We are setting up some new web servers and need to implement strong security on them. By default, a fresh PIA install on WebLogic 11g (compatible with 8.50-8.53) will have SSL enabled, weak ciphers, and missing the full strength cryptography libraries. For a secure web server, we’ll want to make a few changes WebLogic’s HTTPS configuration. Until WebLogic 12.1.1, SSL was handled by the Certicom implementation. In older versions of WebLogic, Certicom cannot handle more than 128-bit keys. Instead, we can use JSSE – Java Secure Socket Extension instead for handling SSL in WebLogic. JSSE and JCE allow WebLogic to use stronger keys and cipher suites than Certicom. We’ll also update our Java version on the web server. The newer Java patches include security changes (like disabling SSL) and we want to stay up-to-date. Let’s walk through the security changes on our web server.
If you are on WebLogic 10g or 11g, need to enable JSSE in WebLogic. By default, those versions of WebLogic use the Certicom SSL implementation and we want to get off that implementation. To enable JSSE:
- Open the WebLogic console and log in.
- Click the “Lock & Edit” button.
- Navigate to Environment > Servers > PIA > Configuration > SSL.
- Click on the “Advanced” section to expand.
- Select the box for “Use JSSE SSL”.
- Click “Save”.
- Click “Activate Changes” to write the configuration changes to file.
If you are using Java 6 with your WebLogic installation, you can only support TLS 1.0 (and SSL). To get TLS 1.1 and TLS 1.2 support, you need to upgrade to Java 7 or newer. The newer Java patches also disable SSL support, which is a good thing! To change the version of Java WebLogic uses, you modify the
%PIA_HOME%\bin\setEnv.bat script. Find this comment in the file,
@REM JAVA_HOME is set via commEnv.sh, to override set it here. and add this line below the comment.
You can add this to the WebLogic base
commEnv.bat script, but that affects all WebLogic installs on your server. If you only run one instance, that might work for you. But if you run more than one WebLogic PIA instance you’ll want to update the
setEnv.bat file for each environment so you can control when the change happens and test it accordingly.
Add JCE Libraries
The JDK delivered with WebLogic (and any JDK you download), has limited strength cryptography libraries (e.g, no AES-256 support). To take full advantage of newer encryption, you need to download the JCE Unlimited Strength Jurisdiction Policy Files.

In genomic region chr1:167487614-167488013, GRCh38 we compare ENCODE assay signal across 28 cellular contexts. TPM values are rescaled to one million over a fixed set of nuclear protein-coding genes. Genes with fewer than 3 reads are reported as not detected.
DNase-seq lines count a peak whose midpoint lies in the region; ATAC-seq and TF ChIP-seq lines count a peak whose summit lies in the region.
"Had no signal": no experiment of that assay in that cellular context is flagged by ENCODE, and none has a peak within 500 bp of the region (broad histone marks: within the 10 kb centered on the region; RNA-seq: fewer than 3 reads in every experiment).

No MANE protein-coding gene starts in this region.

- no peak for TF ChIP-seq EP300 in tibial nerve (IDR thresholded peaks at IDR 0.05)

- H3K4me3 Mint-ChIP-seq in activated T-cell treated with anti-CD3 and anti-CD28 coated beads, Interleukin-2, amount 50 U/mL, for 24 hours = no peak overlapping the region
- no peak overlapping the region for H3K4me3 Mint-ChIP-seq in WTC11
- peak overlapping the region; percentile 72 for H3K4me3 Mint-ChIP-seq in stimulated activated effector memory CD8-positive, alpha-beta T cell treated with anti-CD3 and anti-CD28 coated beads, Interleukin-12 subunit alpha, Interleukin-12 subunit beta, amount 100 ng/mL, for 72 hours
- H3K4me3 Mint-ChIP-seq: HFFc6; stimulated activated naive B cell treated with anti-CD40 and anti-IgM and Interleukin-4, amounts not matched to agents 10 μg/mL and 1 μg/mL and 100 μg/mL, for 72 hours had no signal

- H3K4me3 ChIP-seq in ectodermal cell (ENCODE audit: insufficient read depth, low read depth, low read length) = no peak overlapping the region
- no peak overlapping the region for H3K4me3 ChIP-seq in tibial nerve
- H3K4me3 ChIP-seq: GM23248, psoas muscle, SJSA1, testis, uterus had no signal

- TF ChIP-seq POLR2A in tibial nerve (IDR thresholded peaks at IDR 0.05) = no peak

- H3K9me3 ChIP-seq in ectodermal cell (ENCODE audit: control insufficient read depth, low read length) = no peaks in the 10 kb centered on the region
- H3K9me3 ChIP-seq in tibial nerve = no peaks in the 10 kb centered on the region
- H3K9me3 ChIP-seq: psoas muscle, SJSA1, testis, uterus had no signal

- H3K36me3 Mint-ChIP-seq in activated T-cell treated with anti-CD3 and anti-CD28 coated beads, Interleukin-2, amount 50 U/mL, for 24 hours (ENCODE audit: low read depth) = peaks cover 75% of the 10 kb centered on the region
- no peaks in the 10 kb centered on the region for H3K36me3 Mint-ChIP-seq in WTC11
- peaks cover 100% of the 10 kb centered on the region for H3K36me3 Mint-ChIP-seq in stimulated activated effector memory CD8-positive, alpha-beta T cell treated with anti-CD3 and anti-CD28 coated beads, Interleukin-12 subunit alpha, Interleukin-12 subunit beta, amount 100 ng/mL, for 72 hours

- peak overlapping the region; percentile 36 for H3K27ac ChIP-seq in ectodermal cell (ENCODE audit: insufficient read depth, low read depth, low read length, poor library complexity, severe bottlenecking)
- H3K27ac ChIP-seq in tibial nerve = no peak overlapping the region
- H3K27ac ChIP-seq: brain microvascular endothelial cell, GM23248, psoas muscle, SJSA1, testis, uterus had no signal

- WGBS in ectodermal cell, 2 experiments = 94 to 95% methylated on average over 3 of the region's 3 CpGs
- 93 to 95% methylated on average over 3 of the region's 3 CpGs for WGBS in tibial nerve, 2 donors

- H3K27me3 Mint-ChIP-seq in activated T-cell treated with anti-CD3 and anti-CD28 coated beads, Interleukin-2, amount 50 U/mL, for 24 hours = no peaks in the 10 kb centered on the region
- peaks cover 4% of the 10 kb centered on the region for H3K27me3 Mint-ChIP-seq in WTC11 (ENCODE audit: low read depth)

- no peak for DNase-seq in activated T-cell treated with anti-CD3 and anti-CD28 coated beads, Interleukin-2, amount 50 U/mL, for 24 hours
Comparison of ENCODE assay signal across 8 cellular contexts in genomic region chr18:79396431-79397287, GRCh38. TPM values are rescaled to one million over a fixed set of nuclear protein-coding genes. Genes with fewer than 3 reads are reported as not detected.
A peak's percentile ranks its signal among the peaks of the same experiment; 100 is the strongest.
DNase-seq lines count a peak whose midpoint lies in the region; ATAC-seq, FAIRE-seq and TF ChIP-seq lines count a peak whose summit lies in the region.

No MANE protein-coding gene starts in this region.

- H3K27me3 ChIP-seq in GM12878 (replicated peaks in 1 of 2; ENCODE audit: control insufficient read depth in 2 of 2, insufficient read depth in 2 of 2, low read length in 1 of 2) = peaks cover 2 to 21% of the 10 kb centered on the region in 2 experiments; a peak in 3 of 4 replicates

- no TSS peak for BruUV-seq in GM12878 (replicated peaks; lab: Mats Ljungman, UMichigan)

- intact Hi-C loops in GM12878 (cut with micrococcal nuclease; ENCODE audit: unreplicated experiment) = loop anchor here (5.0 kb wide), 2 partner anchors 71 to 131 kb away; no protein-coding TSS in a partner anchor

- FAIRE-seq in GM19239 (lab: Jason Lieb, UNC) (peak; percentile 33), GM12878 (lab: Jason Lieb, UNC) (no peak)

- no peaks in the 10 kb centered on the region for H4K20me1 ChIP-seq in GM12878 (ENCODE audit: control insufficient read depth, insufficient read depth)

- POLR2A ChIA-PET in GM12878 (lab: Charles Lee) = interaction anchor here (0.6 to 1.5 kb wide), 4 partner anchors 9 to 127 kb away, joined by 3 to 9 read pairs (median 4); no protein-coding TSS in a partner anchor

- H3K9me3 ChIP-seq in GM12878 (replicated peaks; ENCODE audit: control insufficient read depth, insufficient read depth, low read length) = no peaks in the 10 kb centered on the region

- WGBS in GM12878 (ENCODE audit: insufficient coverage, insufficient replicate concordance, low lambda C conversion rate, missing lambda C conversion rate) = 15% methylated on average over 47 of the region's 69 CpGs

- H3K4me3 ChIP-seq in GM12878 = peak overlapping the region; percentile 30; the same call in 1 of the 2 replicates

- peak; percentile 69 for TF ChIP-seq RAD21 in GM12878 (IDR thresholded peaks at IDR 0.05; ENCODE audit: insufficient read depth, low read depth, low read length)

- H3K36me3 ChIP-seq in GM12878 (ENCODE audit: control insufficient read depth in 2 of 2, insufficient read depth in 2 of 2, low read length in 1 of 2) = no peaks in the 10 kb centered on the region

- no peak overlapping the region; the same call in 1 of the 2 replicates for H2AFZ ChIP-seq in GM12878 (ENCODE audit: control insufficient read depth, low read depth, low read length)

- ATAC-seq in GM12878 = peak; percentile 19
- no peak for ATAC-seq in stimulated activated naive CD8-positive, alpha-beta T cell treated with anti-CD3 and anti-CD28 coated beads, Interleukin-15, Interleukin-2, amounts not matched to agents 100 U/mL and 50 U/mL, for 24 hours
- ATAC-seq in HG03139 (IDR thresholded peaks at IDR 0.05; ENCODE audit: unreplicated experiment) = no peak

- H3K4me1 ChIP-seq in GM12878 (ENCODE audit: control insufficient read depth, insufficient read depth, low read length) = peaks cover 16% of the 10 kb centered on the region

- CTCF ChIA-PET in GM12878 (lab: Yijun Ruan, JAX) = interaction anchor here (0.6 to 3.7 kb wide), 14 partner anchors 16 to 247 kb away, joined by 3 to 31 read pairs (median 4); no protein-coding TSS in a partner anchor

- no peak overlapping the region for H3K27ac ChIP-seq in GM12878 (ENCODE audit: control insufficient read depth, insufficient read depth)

- Copy the 2 files,
- Reboot the web server for the changes to take effect.
After these changes, WebLogic will be using a new SSL implementation (JSSE) and support new encryption strengths, like AES-256, giving you access to stronger certificates.
Disable SSL (Use Only TLS)
After the recent SSL vulnerabilities, it is important to disable SSL on your web servers and only use TLS (preferably TLS 1.2 only, if you can). To disable SSL in WebLogic, add this to your
%PIA_HOME%\bin\setEnv.bat script in your PIA domain. Find the
JAVA_OPTIONS line and add this to the end:
This command tells WebLogic to disable SSL support and use only TLS 1.0, 1.1 or 1.2. It will start with TLS 1.2 if the client supports it, and work back to TLS 1.0. If the client doesn’t support TLS 1.0, their browser will display an error. All modern browsers support at least TLS 1.0 so this shouldn’t be an issue. You can also list a minimum supported version by adding this to the
[protocal] can be
For more information on how this flag works, you can check out the documentation.
Remove Weak Ciphers
WebLogic ships with many different cipher suites. Ciphers are the algorithms used to encrypt the data between your web server and the client. When an HTTPS connection is started, the client and the server negotiate on what cipher to use. When they find a cipher that both systems support, the connection will use that cipher. One of the attacks with POODLE was to force the server to use a weak (aka, crackable) cipher, so we want to limit the ciphers WebLogic will offer during negotiation.
First, by switching to JSSE, you get some protection. JSSE doesn’t allow Null Ciphers (the Certicom implementation does). Second, you can give WebLogic a list of cipher suites to offer when it negotiates an HTTPS connection. To configure that list, you add ciphers to the
config.xml file in the “SSL” section. For example,
The list of cipher suites JSSE supports are documented here. Adding in JCE libraries will give you AES256 support as well so you can run support strong ciphers! If you list ciphers in the
config.xml file, WebLogic will only offer those ciphers during the HTTPS session negotiation. If the client doesn’t support those ciphers, the connection will fail. So, make sure you test your connection to WebLogic if you add to this list!
To prevent POODLE attacks, [don’t list any “CBC” ciphers] in the cipher suite section (http://security.stackexchange.com/questions/70719/ssl3-poodle-vulnerability).
These changes, along with a valid SSL certificate, will give you a secure WebLogic installation. In the resources below, make run your web server though the Qualys SSL Test. That test will grade your web server and show you if you missed anything. This site is a great resource too if a new vulnerability is released; you can re-run the test on your web servers to see if you are impacted.
- Randy over at the Remote PS Admins blog has a great write-up on securing a default WebLogic installation.
- The WebLogic SSL Configuration documentation from Oracle.
- The Qualys SSL Server Test: Enter your publicly accessible URL to test and grade your public web server HTTPS implementation.
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